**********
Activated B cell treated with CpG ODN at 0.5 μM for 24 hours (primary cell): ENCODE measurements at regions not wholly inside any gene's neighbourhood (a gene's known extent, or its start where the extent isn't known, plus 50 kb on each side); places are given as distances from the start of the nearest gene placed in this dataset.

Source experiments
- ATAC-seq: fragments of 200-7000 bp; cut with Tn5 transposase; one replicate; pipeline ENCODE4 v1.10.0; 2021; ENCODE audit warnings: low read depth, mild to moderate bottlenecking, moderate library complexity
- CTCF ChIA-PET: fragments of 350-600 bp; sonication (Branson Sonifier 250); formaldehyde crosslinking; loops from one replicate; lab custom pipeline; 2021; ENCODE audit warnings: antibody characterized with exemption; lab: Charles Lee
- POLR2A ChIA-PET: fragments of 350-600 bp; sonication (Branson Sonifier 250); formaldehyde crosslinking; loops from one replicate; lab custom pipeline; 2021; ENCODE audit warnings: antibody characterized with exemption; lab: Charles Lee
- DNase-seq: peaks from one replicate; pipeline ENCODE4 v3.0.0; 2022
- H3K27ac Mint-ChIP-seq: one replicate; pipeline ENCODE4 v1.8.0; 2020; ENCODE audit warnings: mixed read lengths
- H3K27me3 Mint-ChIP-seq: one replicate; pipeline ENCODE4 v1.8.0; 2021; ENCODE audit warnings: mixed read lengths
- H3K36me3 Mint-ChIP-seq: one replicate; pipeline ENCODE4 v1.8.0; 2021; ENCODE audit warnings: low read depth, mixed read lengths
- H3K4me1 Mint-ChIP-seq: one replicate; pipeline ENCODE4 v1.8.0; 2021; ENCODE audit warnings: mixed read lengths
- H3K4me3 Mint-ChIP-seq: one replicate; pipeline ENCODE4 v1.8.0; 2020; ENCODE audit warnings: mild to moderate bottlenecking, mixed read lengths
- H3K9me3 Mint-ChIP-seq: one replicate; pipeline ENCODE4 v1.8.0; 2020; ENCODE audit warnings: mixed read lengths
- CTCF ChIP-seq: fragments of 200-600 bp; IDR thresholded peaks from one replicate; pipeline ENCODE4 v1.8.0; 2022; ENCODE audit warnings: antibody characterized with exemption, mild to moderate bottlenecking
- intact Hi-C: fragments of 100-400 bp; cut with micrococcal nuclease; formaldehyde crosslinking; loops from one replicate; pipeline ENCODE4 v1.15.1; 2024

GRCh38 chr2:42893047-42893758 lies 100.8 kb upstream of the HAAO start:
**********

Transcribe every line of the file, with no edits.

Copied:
Activated B cell treated with CpG ODN at 0.5 μM for 24 hours (primary cell): ENCODE measurements at regions not wholly inside any gene's neighbourhood (a gene's known extent, or its start where the extent isn't known, plus 50 kb on each side); places are given as distances from the start of the nearest gene placed in this dataset.

Source experiments
- ATAC-seq: fragments of 200-7000 bp; cut with Tn5 transposase; one replicate; pipeline ENCODE4 v1.10.0; 2021; ENCODE audit warnings: low read depth, mild to moderate bottlenecking, moderate library complexity
- CTCF ChIA-PET: fragments of 350-600 bp; sonication (Branson Sonifier 250); formaldehyde crosslinking; loops from one replicate; lab custom pipeline; 2021; ENCODE audit warnings: antibody characterized with exemption; lab: Charles Lee
- POLR2A ChIA-PET: fragments of 350-600 bp; sonication (Branson Sonifier 250); formaldehyde crosslinking; loops from one replicate; lab custom pipeline; 2021; ENCODE audit warnings: antibody characterized with exemption; lab: Charles Lee
- DNase-seq: peaks from one replicate; pipeline ENCODE4 v3.0.0; 2022
- H3K27ac Mint-ChIP-seq: one replicate; pipeline ENCODE4 v1.8.0; 2020; ENCODE audit warnings: mixed read lengths
- H3K27me3 Mint-ChIP-seq: one replicate; pipeline ENCODE4 v1.8.0; 2021; ENCODE audit warnings: mixed read lengths
- H3K36me3 Mint-ChIP-seq: one replicate; pipeline ENCODE4 v1.8.0; 2021; ENCODE audit warnings: low read depth, mixed read lengths
- H3K4me1 Mint-ChIP-seq: one replicate; pipeline ENCODE4 v1.8.0; 2021; ENCODE audit warnings: mixed read lengths
- H3K4me3 Mint-ChIP-seq: one replicate; pipeline ENCODE4 v1.8.0; 2020; ENCODE audit warnings: mild to moderate bottlenecking, mixed read lengths
- H3K9me3 Mint-ChIP-seq: one replicate; pipeline ENCODE4 v1.8.0; 2020; ENCODE audit warnings: mixed read lengths
- CTCF ChIP-seq: fragments of 200-600 bp; IDR thresholded peaks from one replicate; pipeline ENCODE4 v1.8.0; 2022; ENCODE audit warnings: antibody characterized with exemption, mild to moderate bottlenecking
- intact Hi-C: fragments of 100-400 bp; cut with micrococcal nuclease; formaldehyde crosslinking; loops from one replicate; pipeline ENCODE4 v1.15.1; 2024

GRCh38 chr2:42893047-42893758 lies 100.8 kb upstream of the HAAO start: